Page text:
IMF backs leader after reviewing reports of data rigging at World Bank to favour China

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The International Monetary Fund’s executive board on Monday expressed its full confidence in managing director Kristalina Georgieva, after reviewing allegations that she pressured World Bank staff to change data in China’s favor.

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But US Treasury Secretary Janet Yellen gave notice to Georgieva that she would closely monitor the IMF’s follow-up and evaluate any new facts or findings, and to take proactive steps to strengthen data integrity and credibility at the IMF. called upon.

The fund’s 24-member board and the US Treasury issued separate long statements after a week-long marathon meetings on Georgieva’s actions as CEO of the World Bank, which questioned her continued leadership of the IMF.

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The claims were strongly denied by Georgieva, a Bulgarian economist and the first person in the developing country to head the fund. She welcomed the board’s support in a separate statement of her own and said she was happy that its members had agreed that the allegations against her were baseless.

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“It’s obviously been a difficult episode for me personally,” she said. “However, I would like to express my unshakable support for the independence and integrity of institutions such as the World Bank and the IMF; and my respect for all those who are committed to protecting the values ​​on which these organizations are founded.”

Georgieva won the support of France and other European governments last week, but US and Japanese officials have pushed for a more thorough review of the allegations, according to sources briefed on the matter.

The issue was a damning report prepared by law firm WilmerHale for the board of the World Bank about data irregularities in the bank’s now-cancelled “Doing Business” report.

Firm’s report It alleged that Georgieva and other senior officials applied “undue pressure” on bank employees to make changes to boost China’s ranking in the report, as if the bank was seeking Beijing’s support for a major capital increase.

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Georgieva vehemently denied the allegations, which dates back to 2017, when she was the Chief Executive of the World Bank. She became the Managing Director of IMF in October 2019.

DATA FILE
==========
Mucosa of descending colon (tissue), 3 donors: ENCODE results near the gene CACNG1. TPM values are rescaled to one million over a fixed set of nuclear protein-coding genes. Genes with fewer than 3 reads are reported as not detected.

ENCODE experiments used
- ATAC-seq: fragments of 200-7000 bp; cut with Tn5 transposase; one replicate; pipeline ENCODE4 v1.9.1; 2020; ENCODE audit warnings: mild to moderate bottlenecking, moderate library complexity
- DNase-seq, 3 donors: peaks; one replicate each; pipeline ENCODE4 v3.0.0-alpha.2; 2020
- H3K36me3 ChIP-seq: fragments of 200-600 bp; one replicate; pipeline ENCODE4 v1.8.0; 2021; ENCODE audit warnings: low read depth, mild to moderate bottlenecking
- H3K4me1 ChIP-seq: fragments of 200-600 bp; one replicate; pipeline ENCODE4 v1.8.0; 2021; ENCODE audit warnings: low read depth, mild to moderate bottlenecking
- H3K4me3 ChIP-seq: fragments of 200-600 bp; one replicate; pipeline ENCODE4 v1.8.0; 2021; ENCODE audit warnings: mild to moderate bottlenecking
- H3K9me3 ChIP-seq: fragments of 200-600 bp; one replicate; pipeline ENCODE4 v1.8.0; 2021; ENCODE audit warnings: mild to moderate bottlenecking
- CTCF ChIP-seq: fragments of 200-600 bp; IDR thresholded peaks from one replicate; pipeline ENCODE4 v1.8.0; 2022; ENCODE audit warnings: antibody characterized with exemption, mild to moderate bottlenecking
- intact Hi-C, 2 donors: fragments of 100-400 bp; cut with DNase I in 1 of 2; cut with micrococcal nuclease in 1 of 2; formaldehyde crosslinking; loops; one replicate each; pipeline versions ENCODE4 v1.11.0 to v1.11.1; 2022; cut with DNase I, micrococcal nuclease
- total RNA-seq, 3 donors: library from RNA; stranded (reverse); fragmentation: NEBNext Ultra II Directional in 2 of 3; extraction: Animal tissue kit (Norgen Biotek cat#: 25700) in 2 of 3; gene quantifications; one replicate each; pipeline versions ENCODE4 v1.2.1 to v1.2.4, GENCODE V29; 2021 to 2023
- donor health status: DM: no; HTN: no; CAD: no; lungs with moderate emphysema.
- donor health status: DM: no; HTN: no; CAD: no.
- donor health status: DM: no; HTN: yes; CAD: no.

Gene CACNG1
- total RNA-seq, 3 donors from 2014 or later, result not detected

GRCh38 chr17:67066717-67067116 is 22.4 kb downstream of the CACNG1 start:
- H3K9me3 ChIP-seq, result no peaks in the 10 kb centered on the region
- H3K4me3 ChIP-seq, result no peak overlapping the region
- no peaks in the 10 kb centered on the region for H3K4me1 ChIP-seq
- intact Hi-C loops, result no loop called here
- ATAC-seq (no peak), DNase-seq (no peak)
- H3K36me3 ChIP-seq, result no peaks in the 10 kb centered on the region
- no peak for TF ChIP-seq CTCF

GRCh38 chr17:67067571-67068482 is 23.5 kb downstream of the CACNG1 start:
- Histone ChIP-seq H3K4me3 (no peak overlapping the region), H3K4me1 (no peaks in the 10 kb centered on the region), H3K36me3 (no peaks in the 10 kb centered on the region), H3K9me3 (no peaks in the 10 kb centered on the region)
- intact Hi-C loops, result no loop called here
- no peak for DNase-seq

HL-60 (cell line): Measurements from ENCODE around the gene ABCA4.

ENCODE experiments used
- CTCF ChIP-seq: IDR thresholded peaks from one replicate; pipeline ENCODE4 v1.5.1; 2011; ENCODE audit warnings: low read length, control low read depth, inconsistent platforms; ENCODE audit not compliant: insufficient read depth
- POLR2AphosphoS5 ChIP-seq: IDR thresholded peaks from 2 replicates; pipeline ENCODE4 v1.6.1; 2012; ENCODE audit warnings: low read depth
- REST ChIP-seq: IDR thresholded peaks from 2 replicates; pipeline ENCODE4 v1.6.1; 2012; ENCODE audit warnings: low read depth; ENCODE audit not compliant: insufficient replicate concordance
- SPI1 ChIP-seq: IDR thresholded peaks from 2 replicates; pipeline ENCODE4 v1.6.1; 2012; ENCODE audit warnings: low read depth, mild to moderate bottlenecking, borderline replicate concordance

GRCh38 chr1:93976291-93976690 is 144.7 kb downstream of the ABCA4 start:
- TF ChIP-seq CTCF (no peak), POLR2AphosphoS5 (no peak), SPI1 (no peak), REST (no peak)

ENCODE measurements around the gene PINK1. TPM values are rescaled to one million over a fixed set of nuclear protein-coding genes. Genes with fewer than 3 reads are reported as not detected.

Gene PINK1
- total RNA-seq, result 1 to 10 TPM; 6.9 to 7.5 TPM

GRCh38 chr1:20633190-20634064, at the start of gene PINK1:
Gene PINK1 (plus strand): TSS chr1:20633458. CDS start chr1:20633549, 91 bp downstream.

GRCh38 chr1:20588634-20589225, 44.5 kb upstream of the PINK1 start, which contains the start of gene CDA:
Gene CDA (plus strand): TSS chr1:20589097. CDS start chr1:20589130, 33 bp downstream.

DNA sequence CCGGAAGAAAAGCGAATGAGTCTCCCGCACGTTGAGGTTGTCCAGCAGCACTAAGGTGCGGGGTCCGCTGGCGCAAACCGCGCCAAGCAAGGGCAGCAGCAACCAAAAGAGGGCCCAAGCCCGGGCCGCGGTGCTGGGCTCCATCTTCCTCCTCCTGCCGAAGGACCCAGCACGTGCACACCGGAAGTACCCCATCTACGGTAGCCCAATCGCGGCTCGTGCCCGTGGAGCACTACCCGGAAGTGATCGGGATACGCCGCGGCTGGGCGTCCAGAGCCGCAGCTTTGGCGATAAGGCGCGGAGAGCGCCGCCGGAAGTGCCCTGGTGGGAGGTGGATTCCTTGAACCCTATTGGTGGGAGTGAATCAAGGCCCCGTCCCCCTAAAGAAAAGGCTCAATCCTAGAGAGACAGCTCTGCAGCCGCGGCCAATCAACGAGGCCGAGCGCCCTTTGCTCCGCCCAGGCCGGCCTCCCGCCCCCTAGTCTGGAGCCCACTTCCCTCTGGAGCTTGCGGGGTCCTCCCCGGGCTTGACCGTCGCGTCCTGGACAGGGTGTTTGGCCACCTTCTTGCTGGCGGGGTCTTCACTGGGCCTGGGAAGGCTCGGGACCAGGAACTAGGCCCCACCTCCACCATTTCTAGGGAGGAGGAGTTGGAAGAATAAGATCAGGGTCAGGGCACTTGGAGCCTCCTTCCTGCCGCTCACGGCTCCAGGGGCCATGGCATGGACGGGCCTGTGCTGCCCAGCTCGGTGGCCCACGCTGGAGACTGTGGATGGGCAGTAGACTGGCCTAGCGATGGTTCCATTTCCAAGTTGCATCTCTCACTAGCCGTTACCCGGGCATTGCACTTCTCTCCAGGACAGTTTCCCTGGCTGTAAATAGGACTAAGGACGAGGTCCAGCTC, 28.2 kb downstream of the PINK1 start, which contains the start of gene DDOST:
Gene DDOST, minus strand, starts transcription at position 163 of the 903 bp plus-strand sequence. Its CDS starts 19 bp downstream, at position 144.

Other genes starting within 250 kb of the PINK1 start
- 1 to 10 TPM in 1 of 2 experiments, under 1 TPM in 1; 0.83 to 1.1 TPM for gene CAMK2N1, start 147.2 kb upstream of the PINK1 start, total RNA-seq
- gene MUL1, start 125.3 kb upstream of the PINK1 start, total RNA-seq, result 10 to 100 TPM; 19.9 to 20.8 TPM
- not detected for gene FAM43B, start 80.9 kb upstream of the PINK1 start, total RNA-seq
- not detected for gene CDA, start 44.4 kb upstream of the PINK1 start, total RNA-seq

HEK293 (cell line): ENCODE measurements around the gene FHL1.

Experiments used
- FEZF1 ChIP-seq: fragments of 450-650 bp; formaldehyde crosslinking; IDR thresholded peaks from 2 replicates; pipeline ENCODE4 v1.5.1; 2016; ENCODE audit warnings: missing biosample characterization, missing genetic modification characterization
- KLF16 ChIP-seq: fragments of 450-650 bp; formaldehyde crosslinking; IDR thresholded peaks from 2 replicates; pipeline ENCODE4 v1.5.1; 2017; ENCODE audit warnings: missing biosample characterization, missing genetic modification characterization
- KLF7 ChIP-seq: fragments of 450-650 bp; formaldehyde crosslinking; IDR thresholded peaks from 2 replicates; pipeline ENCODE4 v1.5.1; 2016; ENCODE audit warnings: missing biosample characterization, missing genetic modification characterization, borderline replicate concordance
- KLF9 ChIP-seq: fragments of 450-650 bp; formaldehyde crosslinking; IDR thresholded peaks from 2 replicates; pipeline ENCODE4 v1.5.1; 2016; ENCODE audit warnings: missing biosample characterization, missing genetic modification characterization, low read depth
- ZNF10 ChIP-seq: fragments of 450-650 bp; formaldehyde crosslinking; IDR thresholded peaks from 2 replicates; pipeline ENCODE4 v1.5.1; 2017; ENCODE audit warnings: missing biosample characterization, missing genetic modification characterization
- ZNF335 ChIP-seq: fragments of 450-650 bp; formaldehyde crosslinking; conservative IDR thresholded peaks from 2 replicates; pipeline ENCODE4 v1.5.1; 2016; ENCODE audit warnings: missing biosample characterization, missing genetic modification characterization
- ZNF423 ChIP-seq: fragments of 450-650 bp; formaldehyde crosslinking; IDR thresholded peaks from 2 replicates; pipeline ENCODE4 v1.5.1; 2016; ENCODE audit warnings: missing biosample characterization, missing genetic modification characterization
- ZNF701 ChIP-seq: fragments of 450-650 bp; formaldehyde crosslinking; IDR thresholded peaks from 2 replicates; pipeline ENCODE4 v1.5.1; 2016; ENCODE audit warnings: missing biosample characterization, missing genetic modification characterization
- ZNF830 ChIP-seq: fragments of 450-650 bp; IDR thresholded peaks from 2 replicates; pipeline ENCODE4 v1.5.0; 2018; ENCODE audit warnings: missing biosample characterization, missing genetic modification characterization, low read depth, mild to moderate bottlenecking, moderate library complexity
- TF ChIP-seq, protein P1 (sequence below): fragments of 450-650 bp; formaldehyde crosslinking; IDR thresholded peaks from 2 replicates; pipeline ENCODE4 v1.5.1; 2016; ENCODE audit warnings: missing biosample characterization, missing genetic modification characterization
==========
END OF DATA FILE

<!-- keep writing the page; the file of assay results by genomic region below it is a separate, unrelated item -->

The board said the information presented during its review – which included meetings with Wilmerhall lawyers and Georgieva – did not conclusively demonstrate that it played an improper role in the Doing Business report.

European governments had sought a quick resolution ahead of this week’s annual meetings of the IMF and the World Bank, where Georgieva and World Bank President David Malpass are discussing Granthshala recovery from the COVID-19 pandemic, debt relief and efforts. Speed ​​vaccination.

The United States and Japan, the fund’s two largest shareholders, cautioned against premature reaffirmation of confidence in the IMF leader, one of the sources said.

Report raises ‘legitimate issues’, says Yellen

Yellen spoke with Georgieva on Monday about the “serious issues” raised by the investigation and underscored her commitment to “uphold the integrity and credibility of the World Bank and the IMF,” the Treasury said in a statement.

While the report “raised valid issues and concerns,” the Treasury said it agreed with other board members that “in the absence of further direct evidence regarding the role of the managing director, there is no basis for a change in IMF leadership.” “

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Yellen told Georgieva that the Wilmerhall Report showed shareholders the need to be vigilant in protecting the integrity of both institutions, and added that the IMF should renew its commitment to maintaining transparency and whistleblower protections.

No matter who is to blame for the changed data, current and former employees of both institutions say a scam has happened hurt his research reputation, raising the important question of whether that act is subject to member-state influence.

Malpass declined to comment on the IMF process on Monday, but said The World Bank was working to improve the integrity of its research, enlisting its chief economist, Carmen Reinhart, to be part of the bank’s 10-person senior management team.

(Reporting by Andrea Schallal; Additional reporting by David Lauder; Editing by Peter Cooney and Stephen Coates)

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